Re: Abercrombie

My father sent me an article from today’s WSJ regarding Abercrombie’s decision to fight the massive wave of discounts sweeping the world of retail. In a precaffeinated haze, I wrote the following response:

In my humble opinion, the company needs to reexamine its branding strategy from top to bottom. To riff on Dylan, they are stuck inside of 1999 with the over-gelled blues again. Americans and, if Germany’s current issue of GQ has anything to say about it, the world are reintroducing themselves to a classic silhouette. This may be way off base, but I saw a group of high school kids on the train this morning, all black kids, all wearing big puffy North Face coats, etc, but not one was wearing jeans. They all were wearing khakis and cords, one even had critters embroidered all over his cords, and they weren’t baggy. They fit well, narrowly even. Now, this may have been a one time thing, it may have been school sanctioned, but it got me thinking. The world around us is focusing on cleaning up messes made in recent years, and one of the ways that shows itself is in dress code. I think Thom Browne was a soothsayer in his pushing an albeit ridiculous exaggeration of a generally staid, more formal look. Americans’ business casual look will become more formal as we try to reintroduce ourselves to the world. Quality will become as important, if not slightly more so, as value (see: bargain).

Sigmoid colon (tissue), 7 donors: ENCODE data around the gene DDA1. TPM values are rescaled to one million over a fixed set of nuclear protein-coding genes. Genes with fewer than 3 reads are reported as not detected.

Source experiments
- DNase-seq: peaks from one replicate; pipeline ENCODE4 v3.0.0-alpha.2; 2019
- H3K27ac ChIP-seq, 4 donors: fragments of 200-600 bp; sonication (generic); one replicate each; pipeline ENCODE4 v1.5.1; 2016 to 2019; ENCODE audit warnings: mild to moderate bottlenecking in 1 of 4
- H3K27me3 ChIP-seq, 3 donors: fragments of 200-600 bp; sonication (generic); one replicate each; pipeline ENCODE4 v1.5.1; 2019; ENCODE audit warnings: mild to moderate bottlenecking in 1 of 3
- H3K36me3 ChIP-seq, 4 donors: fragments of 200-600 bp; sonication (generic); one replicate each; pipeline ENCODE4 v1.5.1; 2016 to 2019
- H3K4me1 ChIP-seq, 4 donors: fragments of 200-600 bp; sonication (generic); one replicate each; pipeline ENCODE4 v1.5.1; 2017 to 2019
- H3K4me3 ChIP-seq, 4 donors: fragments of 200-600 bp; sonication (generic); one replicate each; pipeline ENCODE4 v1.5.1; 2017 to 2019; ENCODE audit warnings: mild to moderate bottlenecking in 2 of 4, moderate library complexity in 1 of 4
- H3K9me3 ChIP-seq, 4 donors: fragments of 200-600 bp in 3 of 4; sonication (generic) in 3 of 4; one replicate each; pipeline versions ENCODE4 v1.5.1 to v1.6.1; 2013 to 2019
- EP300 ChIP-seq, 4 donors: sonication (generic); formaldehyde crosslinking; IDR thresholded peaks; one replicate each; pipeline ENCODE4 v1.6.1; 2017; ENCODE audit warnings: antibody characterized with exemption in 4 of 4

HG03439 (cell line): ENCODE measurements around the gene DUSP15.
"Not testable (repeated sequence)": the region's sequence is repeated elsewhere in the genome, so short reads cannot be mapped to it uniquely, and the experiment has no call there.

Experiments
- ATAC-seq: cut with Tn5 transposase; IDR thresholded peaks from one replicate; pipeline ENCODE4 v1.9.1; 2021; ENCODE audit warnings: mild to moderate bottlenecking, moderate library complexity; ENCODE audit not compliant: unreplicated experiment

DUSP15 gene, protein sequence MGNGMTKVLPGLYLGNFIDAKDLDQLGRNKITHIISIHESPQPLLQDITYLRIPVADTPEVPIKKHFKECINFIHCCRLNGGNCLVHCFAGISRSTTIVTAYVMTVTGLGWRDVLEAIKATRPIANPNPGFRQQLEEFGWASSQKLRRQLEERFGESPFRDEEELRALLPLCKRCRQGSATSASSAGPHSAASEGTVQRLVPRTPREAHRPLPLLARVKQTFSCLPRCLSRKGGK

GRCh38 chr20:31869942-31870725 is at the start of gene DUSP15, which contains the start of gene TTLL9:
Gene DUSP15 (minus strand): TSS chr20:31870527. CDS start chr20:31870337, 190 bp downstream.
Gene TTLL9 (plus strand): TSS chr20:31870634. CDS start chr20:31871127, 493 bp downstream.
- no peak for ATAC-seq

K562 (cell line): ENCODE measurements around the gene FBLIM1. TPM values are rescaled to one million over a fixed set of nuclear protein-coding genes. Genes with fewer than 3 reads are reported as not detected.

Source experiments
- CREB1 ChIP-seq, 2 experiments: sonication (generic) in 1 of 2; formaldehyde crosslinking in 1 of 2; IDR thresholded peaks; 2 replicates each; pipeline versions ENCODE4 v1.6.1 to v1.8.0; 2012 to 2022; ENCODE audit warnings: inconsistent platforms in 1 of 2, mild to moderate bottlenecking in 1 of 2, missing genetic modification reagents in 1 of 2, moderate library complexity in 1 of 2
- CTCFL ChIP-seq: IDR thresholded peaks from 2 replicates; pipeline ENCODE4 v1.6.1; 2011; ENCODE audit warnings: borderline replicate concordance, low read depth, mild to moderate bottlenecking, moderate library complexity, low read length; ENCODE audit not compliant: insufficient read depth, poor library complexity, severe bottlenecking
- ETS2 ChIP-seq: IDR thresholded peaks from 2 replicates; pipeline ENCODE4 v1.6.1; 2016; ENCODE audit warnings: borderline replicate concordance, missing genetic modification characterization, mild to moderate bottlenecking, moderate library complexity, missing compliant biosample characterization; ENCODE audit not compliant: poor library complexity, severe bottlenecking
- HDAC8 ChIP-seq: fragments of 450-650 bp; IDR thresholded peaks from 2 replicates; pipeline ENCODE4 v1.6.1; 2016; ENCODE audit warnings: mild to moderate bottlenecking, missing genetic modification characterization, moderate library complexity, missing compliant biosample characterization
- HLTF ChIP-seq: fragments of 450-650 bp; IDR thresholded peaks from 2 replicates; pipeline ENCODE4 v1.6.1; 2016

I could go on forever.

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2 Comments

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2 responses to “Re: Abercrombie

  1. I just watched Paranoid Park and thought it was totally weird that the skater kids all had on normal – or even skinny – jeans! If that’s what real skater kids look like then I guess we can celebrate the death of jnco’s once and for all.

    • plaidout

      I don’t know about that, Colleen. As you and I have previously discussed, and if the prevalence of cargo shorts on a recent visit is any indication, our hometown is often slow to come around to things.

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